Looking back, the sound is evocative of Dennis Wilson's incredible "Pacific Ocean Blues" album, with its dense, intricate wall of sound, but also Devo's synth-pop ("Heart of Darkness"), Dylan and REM's folk classicism ("Broken Sails") and Peter Gabriel's organic soundscapes ("The Ghost of India Supreme", which borrows its name from "Captain Hook" lyrics).

It was essentially done with the Prophet 08 as main instrument... if you listen to tracks 1 or 4, for instance, that's pretty much the fantastic synth from Dave Smith Instruments all the way through...
Save for that... well, whenever you hear bass, that's the Moog Little Phatty...
The strings on "The Fortune Song" are Gforce Virtual String Machine and there's some Roland Alpha Juno-1 as well on the instrumental parts for this track.
The opening chords on "Empty the Boat" are Korg Wavestation.

Monday, February 9, 2009

Art of Noise meets Roland D50

Just some fun with the Roland D550 rack...
Nothing serious but a little hommage to L'art du Bruit


Roland PG-1000

Until the time I get to write a review, some hi-res pics of the Roland PG-1000 programmer, which is the dedicated interface for the D-50 and D-550 synthesizers... unless you use a software editor (which I don't find very convenient) or have the patience of a saint, there's no way you can program one of these instruments without this.

Roland D50 patches

It's patch time!
Let me say first that these aren't my sounds... with an interface that crappy, I haven't really had the time and/or the energy to get to serious programming yet.
What I've done, on the other hand, is compiling all string and pads I could in one sysex file.
This was mostly for my purposes in the short term, but then I thought it might be useful to other new owners.
The Bank
So, if you just just purchased a Roland D50 or D550, you can use this sysex to load a complete bank of great factory sounds... it's mostly strings and pads, but note that the bank also features Jarre's sounds for the Revolutions album (the "Industrial revolution" intro sound, etc...)
Please please, remember to back up your own bank before sending this sysex, because everything will be replaced!
Also, if you need a freeware to manage all that stuff, try MIDI-OX/

Sunday, February 8, 2009

Moog in Filterbank mode

Another experiment with the Filterbank 2...
I'm beginning to think that it's not broken after all, but that maybe it needs to be fed a quite clean, mono signal, without too many harmonics
So I passed a simple Moog Little Phatty arpeggio through it and the results were far more musical than my first attempts

On this file, the first seconds are the dry Moog signal, which is quite low because the Filterbank acts a lot like an overdrive unit
Then I switch to 10% dry / 90% wet, and start fiddling with the knobs like a crazed sort of person

Filterbanked Moog

Saturday, February 7, 2009

Un mot en français

All right, this post is mainly to french-speaking visitors, but first, some (english) words of explanation : I've been asked to do music for a series of cinema lessons.

Réalisés par Simon Dronet, ces lessons sont non seulement intéressantes sur le fond, mais tout à fait drôlatiques sur la forme (et un peu le fond aussi)...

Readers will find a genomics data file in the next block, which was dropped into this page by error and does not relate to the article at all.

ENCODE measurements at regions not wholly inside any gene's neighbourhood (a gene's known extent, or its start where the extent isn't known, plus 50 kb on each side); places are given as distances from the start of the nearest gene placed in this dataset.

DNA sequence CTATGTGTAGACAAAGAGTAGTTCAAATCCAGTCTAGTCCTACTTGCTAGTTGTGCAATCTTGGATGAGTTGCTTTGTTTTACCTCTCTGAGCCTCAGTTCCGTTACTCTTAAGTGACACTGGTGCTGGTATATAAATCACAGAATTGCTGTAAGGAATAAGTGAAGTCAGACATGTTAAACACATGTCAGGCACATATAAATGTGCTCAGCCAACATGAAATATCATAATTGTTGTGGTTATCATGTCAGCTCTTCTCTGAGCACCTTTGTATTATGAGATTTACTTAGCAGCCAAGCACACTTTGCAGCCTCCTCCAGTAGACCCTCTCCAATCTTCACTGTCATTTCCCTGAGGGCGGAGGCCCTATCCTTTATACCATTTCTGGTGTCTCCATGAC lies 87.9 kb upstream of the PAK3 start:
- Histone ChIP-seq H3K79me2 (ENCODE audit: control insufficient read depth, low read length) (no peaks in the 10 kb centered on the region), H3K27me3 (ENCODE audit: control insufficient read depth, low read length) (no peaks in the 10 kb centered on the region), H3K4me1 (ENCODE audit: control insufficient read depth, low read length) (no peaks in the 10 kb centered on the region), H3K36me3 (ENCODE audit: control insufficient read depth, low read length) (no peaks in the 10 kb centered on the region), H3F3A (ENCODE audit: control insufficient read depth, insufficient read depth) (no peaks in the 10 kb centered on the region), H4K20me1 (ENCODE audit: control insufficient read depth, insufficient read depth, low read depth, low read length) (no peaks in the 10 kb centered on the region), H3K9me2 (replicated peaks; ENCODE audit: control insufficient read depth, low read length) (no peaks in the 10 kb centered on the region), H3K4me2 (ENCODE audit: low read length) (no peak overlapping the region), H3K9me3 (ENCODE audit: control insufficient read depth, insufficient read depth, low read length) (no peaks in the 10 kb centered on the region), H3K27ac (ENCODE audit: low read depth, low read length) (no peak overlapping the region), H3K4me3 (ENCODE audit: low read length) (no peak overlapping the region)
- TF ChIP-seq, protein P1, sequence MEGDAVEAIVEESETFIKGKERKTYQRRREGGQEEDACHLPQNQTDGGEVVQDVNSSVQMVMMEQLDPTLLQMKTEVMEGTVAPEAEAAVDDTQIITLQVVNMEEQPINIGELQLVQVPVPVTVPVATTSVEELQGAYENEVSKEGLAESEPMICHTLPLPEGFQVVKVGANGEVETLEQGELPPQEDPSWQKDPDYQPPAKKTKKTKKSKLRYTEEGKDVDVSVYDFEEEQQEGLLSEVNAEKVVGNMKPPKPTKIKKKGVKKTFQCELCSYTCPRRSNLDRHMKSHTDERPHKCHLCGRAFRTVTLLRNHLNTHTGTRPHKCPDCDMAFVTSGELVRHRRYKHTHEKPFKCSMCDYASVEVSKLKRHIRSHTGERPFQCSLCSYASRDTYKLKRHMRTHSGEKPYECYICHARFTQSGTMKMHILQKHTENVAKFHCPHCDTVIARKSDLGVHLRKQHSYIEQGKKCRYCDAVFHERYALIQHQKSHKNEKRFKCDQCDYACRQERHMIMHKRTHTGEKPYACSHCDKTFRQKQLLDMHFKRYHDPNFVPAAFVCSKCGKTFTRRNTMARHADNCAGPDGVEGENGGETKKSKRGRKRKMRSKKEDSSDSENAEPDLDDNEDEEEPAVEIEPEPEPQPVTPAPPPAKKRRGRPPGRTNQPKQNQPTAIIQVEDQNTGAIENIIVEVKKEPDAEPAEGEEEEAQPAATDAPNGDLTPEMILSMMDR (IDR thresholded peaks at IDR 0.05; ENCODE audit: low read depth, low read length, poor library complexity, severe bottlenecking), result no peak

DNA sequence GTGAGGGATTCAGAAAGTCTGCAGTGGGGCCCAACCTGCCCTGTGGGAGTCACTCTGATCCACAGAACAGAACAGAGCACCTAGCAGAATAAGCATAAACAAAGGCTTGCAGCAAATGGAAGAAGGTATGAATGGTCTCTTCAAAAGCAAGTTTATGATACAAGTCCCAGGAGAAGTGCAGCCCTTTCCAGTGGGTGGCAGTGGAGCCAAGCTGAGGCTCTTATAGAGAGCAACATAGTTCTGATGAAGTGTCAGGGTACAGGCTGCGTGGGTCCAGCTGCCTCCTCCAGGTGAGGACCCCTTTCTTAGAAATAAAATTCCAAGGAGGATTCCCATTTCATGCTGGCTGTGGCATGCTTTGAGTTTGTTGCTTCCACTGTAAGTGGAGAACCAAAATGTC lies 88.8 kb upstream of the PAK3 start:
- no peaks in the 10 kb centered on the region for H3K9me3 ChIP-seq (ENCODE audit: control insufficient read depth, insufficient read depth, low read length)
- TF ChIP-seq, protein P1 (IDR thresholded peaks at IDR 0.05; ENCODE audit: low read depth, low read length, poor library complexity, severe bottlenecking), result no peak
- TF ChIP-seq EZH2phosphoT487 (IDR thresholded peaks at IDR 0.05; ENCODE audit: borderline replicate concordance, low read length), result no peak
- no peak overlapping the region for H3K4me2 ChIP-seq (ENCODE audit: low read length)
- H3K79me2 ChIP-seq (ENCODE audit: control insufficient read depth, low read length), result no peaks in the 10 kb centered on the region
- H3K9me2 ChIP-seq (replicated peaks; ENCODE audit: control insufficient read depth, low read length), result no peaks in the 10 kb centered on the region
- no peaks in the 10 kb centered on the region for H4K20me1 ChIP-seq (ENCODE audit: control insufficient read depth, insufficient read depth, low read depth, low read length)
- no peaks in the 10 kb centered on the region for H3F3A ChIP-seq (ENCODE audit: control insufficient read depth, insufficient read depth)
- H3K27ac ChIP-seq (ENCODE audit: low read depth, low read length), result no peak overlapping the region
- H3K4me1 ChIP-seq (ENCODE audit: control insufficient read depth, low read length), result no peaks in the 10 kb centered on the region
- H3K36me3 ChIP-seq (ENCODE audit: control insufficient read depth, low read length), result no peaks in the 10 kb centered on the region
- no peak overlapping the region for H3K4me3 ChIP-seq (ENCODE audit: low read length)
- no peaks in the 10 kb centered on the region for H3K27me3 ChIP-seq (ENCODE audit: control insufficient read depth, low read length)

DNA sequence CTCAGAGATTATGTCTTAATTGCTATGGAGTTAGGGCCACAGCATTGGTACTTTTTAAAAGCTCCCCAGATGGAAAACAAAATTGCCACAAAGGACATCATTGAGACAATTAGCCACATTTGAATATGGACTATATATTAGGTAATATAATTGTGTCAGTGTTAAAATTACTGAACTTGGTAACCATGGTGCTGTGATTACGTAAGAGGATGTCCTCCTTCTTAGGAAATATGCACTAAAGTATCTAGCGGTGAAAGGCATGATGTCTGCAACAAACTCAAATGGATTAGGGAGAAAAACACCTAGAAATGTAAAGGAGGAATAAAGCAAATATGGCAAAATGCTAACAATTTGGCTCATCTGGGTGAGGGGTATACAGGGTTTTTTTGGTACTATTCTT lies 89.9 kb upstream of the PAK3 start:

Hautement recommandable, et pas seulement parce que j'ai fait la musique.

La Séance de Sergueï #05 - "Le Son"
envoyé par laperitel

Ici, l'épisode 5, et pour visionner le reste : http://www.simondronet.com/

Friday, February 6, 2009

Sherman Strikes Back

Another demo with the (broken?) Sherman Filterbank 2
Processed Electribe EMX and Roland Alpha Juno
Can't Go Back

Thursday, February 5, 2009

In the Twilight Zone

A short "dramatic retro" instrumental...
Sample from the 1960 Twilight Zone episode "The Big Tall Wish".
Prophet 08 and Roland D550.

What the World is Made of

"Little boys with their heads filled up with dreams [...] When do they suddenly find out that there aint any magic? When does somebody push their face down on the sidewalk and say to them, "Hey little boy, it's concrete. That's what the world's made out of, concrete." When do they find out that you can wish your life away?"

Tuesday, February 3, 2009

Electribe EMX plus Moog arpeggiator equal Yummy

Just a little fun demo : the Electribe EMX is playing a beat, which is fed into the Moog Little Phatty audio input for some crunchy Moog filtering.
At the same time, the Moog is playing a simple arpeggio, itself synced by MIDI to the EMX
The circle is complete, as Darth would say.
(Oh, and I added some Roland Juno-1 pads in the middle).

Monday, February 2, 2009

Rouge no Dengon

And now for something completely different...
Originally sung by Yuming in 1975 - I tried to keep the retro feeling of the original.
Moog bass, Prophet 08 and Juno pads... and lots of guitar...

Sunday, February 1, 2009

The Stately Trees

Originally sung by a certain Regina Mathews.
I ran across her through The Record Robot

It is a children song, from a surprisingly clever and sophisticated album, with tasteful songwriting and simple lyrics verging on the surrealistic
Proof that you can do a children record that isn't stupid and crass (I'm looking at you, every singer who is not Regina Mathews).

Small Stone guitar, piano and Roland D-550